Shortly after that, her loyal fans started creating their versions of colorful and vintage collage inspired music videos for Lana’s unreleased and non-single songs. That content contains edited clips and scenes from films that also carry this melancholy mood such as Skins: the TV Series (2007- 2013), Stealing Beauty (1996), The Dreamers (2003), Rear Window (1954), Some Like it Hot (1959) and many many more. This sort of editing has influenced the IG photography scene as well, making every girl on the planet wish to be and live like the sad but beautiful Lana and Marilyn, while effortlessly flaunting that lifestyle all over social media.
2013. Cloud Rap: The Spacey, Sad and Nostalgic Hip-Hop Subgenres
After the indie and alt-pop craze has started to slowly fade away, kids of the internet were hungry for more. Tumblr, as the main source of the latest trends in music and fashion, has smoothly been swept away by an online audio distribution platform and music sharing website known as SoundCloud. SoundCloud became the home for some of the most successful rappers of today by exposing their very, yet again, sad and nostalgic, spacey and syrupy raps to an even wider audience. But before we dive deep into the World of these subgenres, we’ll go back to The Bronx where it all began.
Since its emergence in the South Bronx in the early ’70s, hip-hop has been a cultural phenomenon that has been colored with a variety of sub-genres throughout the years. A complete rare gem of the music industry, it is powered by the attitudes, feelings, and experiences of its own environment, creating a huge platform for rap artists to come up with a genre of their own.
The very experimental Cloud Rap is commonly defined by its New Age-like atmospherics and sedated beats over strange lyrics and drunken rapping styles. Artists affiliated with Cloud Rap often produce mystical sounds and effects that occasionally cross the line of the abstract and absurd.
One of Cloud Rap’s biggest stars has emerged from the internet itself and has influenced a huge number of artists that came after. Sweden’s Yung Lean, a.k.a. Jonathan Leandoer was able to popularize this otherworldly aesthetic and make a living out of it.
As the name of Yung Lean’s team ‘Sad Boys’ suggests, the overall goal or purpose of this kind of music is to create the emotions they are feeling via sound. Usually, it’s followed by a ‘Vaporwave aesthetic’ music video of the same description. This major movement of the New Era has made drastic changes to the fashion World as well, causing once ‘outdated’ or even ‘lame’ clothes to come to life in the mid-2010s. Instagram influencers started picking up on the trend, posting colorful and fun outfits directly inspired by this trend. Early 2000s fashion, that has been made popular by stars like Soulja Boy, Lil Wayne, and Queen Latifah has made a rad comeback as a blank canvas for something much more futuristic and ‘millennial’ looking, but we’ll touch upon streetwear in a moment.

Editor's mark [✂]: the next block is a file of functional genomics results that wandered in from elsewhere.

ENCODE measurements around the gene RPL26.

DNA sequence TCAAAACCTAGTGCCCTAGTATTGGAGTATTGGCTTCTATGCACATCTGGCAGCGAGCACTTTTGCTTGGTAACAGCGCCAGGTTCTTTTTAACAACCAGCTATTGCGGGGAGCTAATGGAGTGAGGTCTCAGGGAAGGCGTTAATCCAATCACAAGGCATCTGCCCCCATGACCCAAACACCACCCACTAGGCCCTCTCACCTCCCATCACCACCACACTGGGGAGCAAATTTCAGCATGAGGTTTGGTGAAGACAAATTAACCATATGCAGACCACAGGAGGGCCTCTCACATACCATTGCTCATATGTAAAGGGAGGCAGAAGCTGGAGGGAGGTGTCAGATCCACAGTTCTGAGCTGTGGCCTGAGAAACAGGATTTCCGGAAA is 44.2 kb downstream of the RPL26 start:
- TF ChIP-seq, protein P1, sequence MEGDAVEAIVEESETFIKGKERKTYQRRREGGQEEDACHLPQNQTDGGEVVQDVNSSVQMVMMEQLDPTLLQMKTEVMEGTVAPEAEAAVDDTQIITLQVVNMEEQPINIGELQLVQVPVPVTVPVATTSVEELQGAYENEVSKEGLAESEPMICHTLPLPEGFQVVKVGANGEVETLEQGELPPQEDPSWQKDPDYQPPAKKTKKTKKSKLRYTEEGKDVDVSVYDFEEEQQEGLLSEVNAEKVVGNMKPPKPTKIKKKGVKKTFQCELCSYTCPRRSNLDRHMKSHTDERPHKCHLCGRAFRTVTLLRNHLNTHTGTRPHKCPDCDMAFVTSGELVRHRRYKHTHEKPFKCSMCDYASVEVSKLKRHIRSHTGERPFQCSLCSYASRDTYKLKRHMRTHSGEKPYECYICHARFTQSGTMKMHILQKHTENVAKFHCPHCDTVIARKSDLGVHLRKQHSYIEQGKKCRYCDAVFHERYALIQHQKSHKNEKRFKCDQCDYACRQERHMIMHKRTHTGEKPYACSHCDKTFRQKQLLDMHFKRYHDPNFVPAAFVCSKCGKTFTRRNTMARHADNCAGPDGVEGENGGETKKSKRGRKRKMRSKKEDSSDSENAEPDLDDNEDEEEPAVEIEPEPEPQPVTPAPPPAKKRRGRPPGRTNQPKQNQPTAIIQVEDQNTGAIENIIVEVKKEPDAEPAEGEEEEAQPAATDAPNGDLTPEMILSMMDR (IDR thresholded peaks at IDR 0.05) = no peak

Artists that have influenced and emerged from this scene are ASAP Rocky, Bones, Bladee, Night Lovell, Playboy Carti, SuicideBoys and many more. SoundCloud has been a great way of exposing music from most of these artists, while simultaneously creating a new wave of sadness within the internet’s walls.
While we all have things to mourn and be sad about, the internet sure has made it easy to glorify and make ‘the craze’ profitable as well. While rap was usually associated with hard and heavy, urban and even aggressive lyrics, the game was changed in 2008. when a very influential artist, Kanye West, dropped his heartbreaking and award-winning record: “808s and Heartbreaks” and has influenced a whole new generation of rap. That was the first time a rap artist created such a ‘sad and emotional’ project. Since the genre was never really associated with moody tunes and heartbreaking lyrics before, a lot of other artists were heavily influenced and started opening their hearts in the studio as well. We can clearly see the shift in Lil Uzi’s famous song ‘XO Tour Life’ for example, where he says: “Push me to the edge, all my friends are dead’, almost laughing or being ‘happy’ about being sad.
2015. ‘’Ape shall never kill Ape’’: With other tales of the internet’s streetwear culture
Born and raised in the ‘oh so fetch’ 1990s, streetwear is not a new trend at all — with the emergence of the New Era, music, art, and influential artists, streetwear has quite made a 180. Something that was once a simple and comfortable fit, has drastically moved to a higher, more ‘custom’ state of fashion, becoming a force on its own. Californian ‘boy next door’ skate and surf culture containing elements of urban hip-hop, sportswear, punk, and Japanese street fashion are what the trend originated and grew from.